It depends, is it a North American or European cat?

Important note - 20 lbs of cash is about the same weight as a coconut.

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I am of the belief that the flight path was as close to Victor-23 (V23) as is humanly possible. I would love to get the opinion of a commercial pilot that flew in the Pac NW back in the 70s. As of now, that’s my assumption.

The track plotted on the 1971 Chart shows the plane East of V23 until he reached the BTG VOR. Then he turned more westerly and crossed the river just East of Pearson Air Park. This put him back on V-23. He crossed the river essentially on V23, which put him 2.3 miles NW of PDX Where the runways cross). He remained mostly on V-23 (as far as I can tell from the low-resolution image I have), but continued with a very erratic flight-path on into Northern California. That is, if we can believe the plotted track.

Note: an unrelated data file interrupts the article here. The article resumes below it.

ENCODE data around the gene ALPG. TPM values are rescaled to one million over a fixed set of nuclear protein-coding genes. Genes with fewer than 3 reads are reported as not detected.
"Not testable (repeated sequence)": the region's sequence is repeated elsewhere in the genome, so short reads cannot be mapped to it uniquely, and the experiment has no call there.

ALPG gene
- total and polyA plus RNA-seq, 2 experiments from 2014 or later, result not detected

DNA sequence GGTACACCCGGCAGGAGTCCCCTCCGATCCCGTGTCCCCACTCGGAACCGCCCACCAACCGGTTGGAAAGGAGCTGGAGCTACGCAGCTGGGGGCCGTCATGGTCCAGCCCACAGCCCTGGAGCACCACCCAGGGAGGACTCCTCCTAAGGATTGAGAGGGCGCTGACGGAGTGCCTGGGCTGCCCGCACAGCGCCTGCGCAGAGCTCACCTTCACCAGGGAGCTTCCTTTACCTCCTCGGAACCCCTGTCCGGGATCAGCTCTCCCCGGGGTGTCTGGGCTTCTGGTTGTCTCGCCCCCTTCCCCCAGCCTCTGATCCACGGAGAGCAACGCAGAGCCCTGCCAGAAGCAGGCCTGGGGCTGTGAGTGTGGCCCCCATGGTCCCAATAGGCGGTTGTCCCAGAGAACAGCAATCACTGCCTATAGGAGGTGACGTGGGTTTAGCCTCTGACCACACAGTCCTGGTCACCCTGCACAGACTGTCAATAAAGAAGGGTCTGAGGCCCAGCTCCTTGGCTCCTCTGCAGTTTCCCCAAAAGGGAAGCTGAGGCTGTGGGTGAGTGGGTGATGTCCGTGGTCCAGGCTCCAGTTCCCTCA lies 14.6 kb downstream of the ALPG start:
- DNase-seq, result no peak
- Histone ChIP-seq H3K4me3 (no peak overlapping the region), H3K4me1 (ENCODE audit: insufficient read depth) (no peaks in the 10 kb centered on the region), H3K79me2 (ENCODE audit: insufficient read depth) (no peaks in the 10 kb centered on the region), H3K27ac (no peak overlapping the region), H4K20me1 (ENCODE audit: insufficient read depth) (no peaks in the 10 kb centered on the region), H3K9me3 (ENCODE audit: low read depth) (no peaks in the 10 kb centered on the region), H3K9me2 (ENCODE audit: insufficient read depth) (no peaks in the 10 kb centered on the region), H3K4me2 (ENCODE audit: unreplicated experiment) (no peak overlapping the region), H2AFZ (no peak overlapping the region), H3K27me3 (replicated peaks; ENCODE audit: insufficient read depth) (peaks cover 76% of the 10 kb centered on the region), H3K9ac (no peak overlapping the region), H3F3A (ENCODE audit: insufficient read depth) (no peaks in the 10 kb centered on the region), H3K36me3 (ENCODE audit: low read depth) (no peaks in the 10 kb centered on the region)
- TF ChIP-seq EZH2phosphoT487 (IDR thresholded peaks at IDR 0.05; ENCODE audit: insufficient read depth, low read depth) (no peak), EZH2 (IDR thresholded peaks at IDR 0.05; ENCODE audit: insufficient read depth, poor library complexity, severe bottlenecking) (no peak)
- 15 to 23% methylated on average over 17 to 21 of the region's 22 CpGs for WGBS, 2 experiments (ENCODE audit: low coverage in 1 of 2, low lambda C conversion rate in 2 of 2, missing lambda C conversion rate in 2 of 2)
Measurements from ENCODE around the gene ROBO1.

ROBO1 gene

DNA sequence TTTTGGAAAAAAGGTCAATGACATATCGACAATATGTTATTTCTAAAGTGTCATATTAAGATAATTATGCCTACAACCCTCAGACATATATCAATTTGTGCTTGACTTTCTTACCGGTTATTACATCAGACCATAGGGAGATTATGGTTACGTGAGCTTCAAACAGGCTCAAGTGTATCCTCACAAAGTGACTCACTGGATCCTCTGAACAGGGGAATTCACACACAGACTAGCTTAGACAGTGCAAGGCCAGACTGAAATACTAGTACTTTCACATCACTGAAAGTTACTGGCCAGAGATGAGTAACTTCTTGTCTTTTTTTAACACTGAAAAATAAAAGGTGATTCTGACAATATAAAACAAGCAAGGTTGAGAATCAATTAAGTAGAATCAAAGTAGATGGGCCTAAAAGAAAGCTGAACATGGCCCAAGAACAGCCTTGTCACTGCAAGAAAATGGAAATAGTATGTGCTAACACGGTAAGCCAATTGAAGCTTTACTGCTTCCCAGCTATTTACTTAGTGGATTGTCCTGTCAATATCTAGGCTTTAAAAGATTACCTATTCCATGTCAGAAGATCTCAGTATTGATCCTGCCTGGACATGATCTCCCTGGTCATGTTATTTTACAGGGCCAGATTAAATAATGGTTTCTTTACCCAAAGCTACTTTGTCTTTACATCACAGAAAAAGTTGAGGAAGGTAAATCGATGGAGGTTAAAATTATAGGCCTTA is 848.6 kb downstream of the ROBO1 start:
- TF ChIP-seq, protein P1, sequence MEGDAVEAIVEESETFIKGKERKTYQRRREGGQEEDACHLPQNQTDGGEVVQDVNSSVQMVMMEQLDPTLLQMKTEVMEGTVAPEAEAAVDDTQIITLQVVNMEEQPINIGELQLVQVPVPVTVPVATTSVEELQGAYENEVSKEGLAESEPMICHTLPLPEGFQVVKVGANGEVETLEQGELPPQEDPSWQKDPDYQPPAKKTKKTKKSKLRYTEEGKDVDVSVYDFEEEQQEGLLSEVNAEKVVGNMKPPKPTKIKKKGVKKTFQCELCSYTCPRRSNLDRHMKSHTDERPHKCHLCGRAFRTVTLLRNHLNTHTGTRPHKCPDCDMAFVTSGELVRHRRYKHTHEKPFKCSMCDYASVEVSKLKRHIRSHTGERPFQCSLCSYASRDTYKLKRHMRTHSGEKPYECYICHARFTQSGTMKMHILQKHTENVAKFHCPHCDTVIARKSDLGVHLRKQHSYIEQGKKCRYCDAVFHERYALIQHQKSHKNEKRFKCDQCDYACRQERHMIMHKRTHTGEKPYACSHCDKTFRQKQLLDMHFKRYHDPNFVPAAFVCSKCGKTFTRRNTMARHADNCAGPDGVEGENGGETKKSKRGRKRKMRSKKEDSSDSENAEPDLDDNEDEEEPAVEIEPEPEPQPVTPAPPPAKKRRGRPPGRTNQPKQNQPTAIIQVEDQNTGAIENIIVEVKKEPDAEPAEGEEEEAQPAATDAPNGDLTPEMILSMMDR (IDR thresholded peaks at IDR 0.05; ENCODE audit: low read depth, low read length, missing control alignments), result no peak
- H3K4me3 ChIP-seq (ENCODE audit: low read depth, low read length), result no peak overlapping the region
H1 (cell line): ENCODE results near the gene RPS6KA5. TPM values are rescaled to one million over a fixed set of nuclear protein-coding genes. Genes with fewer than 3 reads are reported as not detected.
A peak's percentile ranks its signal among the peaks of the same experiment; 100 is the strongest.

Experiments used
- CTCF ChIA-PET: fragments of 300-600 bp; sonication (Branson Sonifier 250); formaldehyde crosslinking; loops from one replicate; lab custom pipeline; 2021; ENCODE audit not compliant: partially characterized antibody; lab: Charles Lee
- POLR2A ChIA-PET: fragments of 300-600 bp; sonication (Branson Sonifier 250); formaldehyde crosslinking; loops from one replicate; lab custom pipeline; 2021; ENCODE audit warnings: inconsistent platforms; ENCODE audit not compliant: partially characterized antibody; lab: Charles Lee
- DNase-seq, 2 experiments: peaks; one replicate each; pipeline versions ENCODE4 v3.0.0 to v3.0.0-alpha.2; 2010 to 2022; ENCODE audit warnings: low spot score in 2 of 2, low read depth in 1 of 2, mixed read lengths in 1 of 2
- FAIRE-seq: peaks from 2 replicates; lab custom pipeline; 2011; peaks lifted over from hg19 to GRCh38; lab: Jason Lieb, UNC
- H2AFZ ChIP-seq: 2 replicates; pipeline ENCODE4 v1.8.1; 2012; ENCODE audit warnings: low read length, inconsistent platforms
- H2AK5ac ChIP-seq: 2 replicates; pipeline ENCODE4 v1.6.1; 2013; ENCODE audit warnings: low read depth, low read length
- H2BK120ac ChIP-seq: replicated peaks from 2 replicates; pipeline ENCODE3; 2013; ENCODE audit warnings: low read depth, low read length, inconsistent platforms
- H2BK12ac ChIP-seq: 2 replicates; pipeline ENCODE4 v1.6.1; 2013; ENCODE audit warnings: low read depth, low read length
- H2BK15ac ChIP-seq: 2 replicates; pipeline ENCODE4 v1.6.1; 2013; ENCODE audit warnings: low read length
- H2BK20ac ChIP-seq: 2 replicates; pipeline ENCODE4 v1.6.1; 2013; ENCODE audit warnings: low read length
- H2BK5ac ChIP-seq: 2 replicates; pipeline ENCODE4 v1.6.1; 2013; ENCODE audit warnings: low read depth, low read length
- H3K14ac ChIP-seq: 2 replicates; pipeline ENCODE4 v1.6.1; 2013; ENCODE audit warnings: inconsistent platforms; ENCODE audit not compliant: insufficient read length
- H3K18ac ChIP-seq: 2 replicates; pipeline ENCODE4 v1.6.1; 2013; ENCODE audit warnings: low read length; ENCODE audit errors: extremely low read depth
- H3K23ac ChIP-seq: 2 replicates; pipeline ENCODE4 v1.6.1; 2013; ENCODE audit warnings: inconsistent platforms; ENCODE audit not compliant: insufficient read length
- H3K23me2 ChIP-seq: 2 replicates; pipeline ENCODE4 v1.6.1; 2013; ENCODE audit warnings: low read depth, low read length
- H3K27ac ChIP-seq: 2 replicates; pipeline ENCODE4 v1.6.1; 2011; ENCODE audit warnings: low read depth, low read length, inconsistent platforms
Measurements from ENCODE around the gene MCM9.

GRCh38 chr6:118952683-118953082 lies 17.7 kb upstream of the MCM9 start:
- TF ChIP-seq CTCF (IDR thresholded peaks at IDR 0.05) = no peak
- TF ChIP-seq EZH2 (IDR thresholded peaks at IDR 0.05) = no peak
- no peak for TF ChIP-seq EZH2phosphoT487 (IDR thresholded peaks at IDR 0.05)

Attached is a Portland Inset (from a current Seattle Sectional). It shows a Class C airspace. The chart the FBI plotted the track on (1971) did not show the Class C Space. However, V-23 certainly existed then and I suppose the airspace was cleared by ATC if it needed to be. (It would not need to be today because the highest ceiling of the Class C is 4,000 ft MSL and Scott was flying at 10,000 ft.) All accounts that I have read say they were flying V23.

I have heard two arguments for why the Captain said he was flying V23, yet the plot shows that he was flying “generally near V23”.

One is that they were making drastic level flight turns to try to dislodge Cooper from the stairs. Well, if that’s what they were doing, they didn’t go aft to see if they were successful, because they flew all the way to Reno not knowing if he was gone or not. I don’t think big jets can make those kinds of maneuvers (on purpose). Once again I’d like to talk to a Commercial Pilot with 727 experience.

The other is that the flight crew had so much going on, they veered off course (a lot). This is more believable to me, but I’m still not buying it. I could speculate on High Altitude VOR or VORs being used at 10,000 ft. But it would take records from the day to know for sure, so it would be pure speculation.